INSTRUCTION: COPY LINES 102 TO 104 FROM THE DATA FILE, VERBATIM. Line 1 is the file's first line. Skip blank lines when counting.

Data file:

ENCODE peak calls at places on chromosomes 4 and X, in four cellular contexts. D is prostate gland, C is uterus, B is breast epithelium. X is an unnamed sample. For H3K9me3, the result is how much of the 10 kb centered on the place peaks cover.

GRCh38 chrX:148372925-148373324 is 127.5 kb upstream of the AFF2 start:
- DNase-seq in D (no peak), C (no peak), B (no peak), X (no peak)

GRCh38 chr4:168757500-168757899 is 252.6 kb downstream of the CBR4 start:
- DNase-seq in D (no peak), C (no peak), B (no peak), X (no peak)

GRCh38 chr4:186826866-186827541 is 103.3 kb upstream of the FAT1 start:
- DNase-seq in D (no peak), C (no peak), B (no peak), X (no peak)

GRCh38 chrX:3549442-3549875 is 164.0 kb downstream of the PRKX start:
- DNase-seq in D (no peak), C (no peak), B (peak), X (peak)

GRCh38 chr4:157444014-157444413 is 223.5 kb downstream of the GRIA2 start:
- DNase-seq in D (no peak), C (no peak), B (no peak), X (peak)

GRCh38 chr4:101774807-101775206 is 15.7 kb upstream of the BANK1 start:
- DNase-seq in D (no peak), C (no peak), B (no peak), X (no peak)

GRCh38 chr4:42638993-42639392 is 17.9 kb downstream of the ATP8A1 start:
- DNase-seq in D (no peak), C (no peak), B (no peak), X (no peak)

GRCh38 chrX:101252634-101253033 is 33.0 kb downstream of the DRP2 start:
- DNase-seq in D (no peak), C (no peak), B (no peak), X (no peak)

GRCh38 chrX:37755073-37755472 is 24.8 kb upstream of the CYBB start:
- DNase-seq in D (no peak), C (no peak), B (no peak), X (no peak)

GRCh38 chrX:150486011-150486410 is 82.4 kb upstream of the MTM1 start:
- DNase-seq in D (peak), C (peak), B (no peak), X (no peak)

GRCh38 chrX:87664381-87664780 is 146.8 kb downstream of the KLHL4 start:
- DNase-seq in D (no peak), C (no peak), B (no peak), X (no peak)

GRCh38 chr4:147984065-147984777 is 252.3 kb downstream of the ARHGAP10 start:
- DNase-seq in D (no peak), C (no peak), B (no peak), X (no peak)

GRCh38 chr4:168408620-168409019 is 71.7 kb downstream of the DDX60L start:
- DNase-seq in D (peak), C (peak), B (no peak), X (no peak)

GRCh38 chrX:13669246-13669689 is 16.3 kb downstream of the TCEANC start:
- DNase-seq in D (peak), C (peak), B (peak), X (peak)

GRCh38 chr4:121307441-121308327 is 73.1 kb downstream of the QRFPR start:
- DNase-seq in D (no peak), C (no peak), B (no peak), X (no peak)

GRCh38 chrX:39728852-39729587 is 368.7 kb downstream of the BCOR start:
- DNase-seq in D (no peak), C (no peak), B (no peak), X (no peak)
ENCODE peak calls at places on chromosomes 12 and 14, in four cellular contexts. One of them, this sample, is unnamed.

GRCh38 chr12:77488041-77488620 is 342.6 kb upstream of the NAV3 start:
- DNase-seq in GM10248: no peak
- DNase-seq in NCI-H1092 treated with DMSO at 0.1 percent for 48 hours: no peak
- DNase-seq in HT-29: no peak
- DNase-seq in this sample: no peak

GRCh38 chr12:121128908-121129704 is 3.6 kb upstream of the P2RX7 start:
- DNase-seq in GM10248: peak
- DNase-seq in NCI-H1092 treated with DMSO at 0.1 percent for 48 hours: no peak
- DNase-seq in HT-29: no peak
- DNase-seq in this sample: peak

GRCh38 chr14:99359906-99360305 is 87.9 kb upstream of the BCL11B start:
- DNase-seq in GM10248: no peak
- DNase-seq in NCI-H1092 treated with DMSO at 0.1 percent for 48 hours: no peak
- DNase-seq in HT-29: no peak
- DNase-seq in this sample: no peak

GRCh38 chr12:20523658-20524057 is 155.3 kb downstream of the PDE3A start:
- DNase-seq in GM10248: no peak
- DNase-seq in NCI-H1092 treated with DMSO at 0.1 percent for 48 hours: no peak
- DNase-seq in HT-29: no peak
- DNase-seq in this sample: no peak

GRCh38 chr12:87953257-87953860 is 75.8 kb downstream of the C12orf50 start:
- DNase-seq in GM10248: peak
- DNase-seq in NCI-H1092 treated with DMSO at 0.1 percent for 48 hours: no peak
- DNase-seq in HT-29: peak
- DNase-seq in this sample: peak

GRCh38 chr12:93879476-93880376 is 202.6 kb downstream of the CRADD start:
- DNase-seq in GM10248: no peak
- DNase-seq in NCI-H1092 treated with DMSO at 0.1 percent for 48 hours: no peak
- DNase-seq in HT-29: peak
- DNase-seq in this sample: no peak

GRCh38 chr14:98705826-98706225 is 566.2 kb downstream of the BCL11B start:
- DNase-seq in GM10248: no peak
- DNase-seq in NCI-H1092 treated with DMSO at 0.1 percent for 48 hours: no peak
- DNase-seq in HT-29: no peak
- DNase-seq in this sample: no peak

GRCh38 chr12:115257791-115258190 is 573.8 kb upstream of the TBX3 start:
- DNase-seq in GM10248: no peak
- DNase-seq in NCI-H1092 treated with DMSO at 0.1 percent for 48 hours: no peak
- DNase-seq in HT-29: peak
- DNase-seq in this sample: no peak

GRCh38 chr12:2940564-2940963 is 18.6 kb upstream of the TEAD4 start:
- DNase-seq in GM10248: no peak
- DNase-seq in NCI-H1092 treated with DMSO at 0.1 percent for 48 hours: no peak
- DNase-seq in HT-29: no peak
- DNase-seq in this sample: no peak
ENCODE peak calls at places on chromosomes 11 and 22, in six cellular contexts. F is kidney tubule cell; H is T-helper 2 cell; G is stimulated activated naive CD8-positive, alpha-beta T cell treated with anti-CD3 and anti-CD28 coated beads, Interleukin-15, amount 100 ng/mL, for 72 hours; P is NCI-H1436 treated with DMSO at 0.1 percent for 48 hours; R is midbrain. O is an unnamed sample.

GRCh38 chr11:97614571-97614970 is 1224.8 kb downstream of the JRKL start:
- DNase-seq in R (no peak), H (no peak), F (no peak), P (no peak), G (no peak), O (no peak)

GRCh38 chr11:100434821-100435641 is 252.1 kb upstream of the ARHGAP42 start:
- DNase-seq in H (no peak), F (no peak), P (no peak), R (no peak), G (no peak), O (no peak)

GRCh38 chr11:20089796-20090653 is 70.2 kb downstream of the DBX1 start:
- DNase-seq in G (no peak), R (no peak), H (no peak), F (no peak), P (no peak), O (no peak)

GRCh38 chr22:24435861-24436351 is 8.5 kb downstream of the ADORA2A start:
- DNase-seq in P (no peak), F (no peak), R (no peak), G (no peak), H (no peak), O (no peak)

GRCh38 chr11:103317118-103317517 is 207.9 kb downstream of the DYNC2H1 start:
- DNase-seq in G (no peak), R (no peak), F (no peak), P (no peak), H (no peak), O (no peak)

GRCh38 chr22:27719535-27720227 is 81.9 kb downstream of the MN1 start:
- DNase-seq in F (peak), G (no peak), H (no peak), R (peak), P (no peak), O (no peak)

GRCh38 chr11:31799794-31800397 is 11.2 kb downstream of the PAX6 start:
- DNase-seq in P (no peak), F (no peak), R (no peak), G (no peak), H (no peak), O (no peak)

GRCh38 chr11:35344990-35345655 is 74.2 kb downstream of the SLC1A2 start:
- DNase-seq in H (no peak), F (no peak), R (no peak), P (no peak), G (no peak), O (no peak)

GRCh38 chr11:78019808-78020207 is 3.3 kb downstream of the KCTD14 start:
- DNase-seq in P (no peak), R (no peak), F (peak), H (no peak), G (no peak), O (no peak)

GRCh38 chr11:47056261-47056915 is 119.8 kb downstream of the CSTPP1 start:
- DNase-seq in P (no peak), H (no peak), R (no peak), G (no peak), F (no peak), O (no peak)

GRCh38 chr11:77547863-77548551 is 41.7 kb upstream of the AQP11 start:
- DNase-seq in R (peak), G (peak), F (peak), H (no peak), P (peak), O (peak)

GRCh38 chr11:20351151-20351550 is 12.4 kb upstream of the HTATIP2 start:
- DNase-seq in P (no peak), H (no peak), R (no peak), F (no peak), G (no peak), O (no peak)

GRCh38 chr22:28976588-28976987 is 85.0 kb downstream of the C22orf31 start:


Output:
- DNase-seq in R (peak), G (peak), F (peak), H (no peak), P (peak), O (peak)

GRCh38 chr11:20351151-20351550 is 12.4 kb upstream of the HTATIP2 start:
- DNase-seq in P (no peak), H (no peak), R (no peak), F (no peak), G (no peak), O (no peak)